Joy to the World
By the time you read this the holiday season will be behind us (mostly) and 2019 upon us. As always, a time to reflect and give thanks that the MD continues to put up with me and my children still remember my birthday.
And what a funny old year 2018 turned out to be. Poor dear Malcolm gets the bums rush, The Donald is still in the White House, the Aussie cricket team can’t even get cheating right, the cash rate remains lethargic and people are still borrowing for business.
You can download the information detailed on this page (Resistance is Useless) as a printable PDF for future reference. Click here to access the PDF document.
In 2018 I started to notice two significant trends in Australia which I am going to adopt to help in predicting our expected economic wellbeing. I shall refer to my new thesis as the PM Revolving Door Cash Rate matrix and I think you will soon agree that there can be no better benchmark in assessing the likely future fortunes of our great country.
Since 1996 we have had the dubious honour of seeing 6 prime ministers come and 5 go. The trend line includes the tenure of one John Howard from 1996 to 2007. Since 2013 the RBA cash rate has changed 7 times. In the same time frame, we’ve had 5 prime ministers if we include the Rudd resurrection. Here’s the thing, in the past 5 years we have had 3 prime ministers, 2 since 2015. The cash rate has not budged in 27 months and indeed, hasn’t done anything particularly remarkable since May 2015.
The correlation is clear. The more the prime ministerial door revolves, the lower and more consistent the RBA cash rate stays. If you are a borrower you may well say, you beauty, those geniuses in Canberra couldn’t demonstrate unity or policy cohesion if we paid them (and we do) so rates will stay low and all is well. But, of course, it’s not.
The cash rate is a reflection of the wellbeing of the economy. It’s also a reflection of jobs growth, real wage growth, consumer confidence and inflation among other factors. The lower the rate the more a central bank may be using it to try and kick start economic growth. It doesn’t take a stretch in imagination to see that political instability and the cash rate are joined at the hip. Hence the matrix.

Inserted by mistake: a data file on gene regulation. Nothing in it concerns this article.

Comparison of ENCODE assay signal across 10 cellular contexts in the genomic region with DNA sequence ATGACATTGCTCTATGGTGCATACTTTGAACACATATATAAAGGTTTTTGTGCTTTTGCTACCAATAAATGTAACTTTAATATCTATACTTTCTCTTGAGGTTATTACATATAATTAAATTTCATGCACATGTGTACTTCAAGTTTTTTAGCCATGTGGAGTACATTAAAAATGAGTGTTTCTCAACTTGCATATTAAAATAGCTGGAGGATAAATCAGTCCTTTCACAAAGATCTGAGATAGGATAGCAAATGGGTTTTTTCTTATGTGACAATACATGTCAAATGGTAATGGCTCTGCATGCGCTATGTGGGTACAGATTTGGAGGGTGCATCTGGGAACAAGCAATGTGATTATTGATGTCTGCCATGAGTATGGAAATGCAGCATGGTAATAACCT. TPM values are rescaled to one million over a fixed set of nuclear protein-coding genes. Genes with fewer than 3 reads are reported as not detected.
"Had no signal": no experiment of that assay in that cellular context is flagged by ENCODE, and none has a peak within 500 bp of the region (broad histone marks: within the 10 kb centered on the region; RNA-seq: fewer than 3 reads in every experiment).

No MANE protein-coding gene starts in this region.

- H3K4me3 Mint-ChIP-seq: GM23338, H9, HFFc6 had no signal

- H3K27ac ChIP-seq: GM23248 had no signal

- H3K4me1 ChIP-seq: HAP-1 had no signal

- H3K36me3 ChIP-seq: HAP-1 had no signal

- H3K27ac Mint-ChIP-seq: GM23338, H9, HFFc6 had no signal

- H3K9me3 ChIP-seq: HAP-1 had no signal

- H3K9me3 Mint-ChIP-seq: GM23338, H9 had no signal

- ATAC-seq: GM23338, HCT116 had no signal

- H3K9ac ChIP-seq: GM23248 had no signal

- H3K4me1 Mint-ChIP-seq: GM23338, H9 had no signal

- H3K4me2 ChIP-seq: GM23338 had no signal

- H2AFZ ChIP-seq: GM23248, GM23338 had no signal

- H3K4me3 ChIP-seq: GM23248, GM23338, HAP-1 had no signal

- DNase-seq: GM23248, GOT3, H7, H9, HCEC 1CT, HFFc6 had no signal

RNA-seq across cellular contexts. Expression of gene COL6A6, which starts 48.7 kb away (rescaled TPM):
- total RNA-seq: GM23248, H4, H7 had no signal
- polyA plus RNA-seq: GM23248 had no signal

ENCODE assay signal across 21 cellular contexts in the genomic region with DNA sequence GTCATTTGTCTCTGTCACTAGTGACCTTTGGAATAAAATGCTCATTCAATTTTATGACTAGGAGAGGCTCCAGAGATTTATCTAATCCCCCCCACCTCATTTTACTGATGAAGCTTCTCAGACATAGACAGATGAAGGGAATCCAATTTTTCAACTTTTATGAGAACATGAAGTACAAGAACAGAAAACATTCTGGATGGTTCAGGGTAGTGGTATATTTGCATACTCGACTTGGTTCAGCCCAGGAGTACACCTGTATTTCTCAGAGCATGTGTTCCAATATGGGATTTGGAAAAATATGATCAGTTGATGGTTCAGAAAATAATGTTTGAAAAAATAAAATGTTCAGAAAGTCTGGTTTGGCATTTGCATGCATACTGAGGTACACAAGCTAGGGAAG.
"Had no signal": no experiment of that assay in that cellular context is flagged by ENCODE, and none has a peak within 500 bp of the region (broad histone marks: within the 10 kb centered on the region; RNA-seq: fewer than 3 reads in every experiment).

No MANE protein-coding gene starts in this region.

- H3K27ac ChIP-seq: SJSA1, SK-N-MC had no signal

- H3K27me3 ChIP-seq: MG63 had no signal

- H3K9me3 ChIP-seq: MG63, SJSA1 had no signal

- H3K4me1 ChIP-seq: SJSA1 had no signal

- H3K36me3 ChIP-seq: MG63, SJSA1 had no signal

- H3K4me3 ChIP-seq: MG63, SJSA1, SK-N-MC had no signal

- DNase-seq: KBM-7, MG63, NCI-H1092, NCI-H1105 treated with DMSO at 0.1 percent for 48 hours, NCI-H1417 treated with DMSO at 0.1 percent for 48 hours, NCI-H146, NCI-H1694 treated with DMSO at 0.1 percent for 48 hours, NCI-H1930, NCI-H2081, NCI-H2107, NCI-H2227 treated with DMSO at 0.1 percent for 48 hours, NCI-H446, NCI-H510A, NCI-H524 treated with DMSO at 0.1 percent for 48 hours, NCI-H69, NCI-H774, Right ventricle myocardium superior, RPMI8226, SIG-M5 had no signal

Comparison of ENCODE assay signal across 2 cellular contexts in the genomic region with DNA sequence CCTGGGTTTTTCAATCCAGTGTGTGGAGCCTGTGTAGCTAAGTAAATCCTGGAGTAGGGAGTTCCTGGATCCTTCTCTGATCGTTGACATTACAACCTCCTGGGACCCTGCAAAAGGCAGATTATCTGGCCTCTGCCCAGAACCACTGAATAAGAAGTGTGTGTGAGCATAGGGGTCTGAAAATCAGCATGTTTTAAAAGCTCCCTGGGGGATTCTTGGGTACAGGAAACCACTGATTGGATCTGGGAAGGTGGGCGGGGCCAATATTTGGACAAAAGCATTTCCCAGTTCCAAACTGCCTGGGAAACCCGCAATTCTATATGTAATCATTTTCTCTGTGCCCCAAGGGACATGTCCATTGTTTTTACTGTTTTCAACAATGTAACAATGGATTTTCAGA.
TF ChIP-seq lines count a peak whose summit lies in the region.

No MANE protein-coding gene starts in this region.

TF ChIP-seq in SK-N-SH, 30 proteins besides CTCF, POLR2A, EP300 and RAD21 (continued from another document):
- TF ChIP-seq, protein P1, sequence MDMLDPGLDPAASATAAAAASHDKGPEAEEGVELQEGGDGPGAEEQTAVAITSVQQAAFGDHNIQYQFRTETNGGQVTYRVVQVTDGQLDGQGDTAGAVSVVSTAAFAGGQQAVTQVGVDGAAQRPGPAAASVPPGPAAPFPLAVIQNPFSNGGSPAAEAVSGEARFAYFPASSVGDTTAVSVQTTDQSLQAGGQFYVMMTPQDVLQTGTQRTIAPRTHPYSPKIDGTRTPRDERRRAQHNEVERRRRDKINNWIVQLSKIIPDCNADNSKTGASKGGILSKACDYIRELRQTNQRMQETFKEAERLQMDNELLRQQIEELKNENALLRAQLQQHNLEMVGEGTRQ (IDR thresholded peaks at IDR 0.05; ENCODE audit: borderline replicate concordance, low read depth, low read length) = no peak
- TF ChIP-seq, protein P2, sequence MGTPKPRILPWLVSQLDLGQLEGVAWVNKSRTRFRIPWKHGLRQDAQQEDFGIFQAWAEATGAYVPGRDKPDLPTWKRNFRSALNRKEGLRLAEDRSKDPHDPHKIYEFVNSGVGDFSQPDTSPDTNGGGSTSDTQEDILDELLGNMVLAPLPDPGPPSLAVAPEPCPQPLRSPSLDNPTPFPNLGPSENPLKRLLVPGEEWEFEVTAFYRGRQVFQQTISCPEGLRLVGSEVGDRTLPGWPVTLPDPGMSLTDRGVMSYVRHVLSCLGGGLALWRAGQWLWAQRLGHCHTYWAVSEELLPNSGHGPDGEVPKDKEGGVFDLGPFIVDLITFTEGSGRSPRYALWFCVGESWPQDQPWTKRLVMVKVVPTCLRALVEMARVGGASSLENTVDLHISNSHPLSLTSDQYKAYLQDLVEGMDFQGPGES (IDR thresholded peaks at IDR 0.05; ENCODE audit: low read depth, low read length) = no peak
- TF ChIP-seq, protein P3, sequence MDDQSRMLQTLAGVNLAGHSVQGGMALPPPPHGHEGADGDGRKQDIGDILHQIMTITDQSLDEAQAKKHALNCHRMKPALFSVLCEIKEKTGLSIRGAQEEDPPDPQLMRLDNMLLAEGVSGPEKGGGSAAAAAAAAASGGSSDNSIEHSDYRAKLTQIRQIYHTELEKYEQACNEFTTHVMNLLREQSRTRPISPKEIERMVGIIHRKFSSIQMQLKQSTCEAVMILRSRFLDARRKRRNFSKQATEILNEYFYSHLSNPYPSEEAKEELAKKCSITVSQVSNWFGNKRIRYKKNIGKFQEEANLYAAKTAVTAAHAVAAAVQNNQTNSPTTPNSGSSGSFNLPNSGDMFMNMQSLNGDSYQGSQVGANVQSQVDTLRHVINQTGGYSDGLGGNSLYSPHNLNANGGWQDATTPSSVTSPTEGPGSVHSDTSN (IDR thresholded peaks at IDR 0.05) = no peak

Of course, one of the consequences of low cash rates are low home loan rates and we all know what happens when you give Aussies cheap debt. Good old supply and demand drives the great Australian dream and housing prices go up. Well, to be more precise, Melbourne and Sydney prices go up. So, given the revolving door and Mike’s matrix, how did the politicians confront the cheap debt housing price dilemma in 2018? They folded to the bleeding hearts and had a royal commission. The result, record low interest rates but no one can get a home loan anymore because the commission reckons in order to borrow you need to be able to prove you don’t need the money. I exaggerate but I am sure you get the picture.
To be fair we could probably have done with a bit of financial navel gazing after the GFC. 10 years ago the cash rate was 7.25%. That’s 5.75% above todays rate. It’s true that banks tinker with base rates and margins in ways they didn’t 10 years ago. However, it’s a sobering thought that people are borrowing money on 25 year home loans with interest sensitivity tests at 2% to 3% increases.
In 2019 I expect more of the same. More political uncertainty, more compliance obligations and more paperwork. I also expect Australia to continue to be the country of choice for domestic and overseas tourism and a beacon in a sometimes-crazy world. Our politicians may not be wonderful but at least they’re not certifiably nuts (mostly). Our royal commissions issue recommendations, not fatwahs and we don’t execute blasphemers. The population don’t feel intimidated when they cast their vote and we seem pretty comfortable with each other, regardless of race, colour or creed. We are blessed with abundant natural resources, a mostly benign and relaxed population and a broad sense of goodwill.
It could be worse.
Mike Phipps F Fin
Director | Phippsfin Pty Ltd
ACN 139 124 673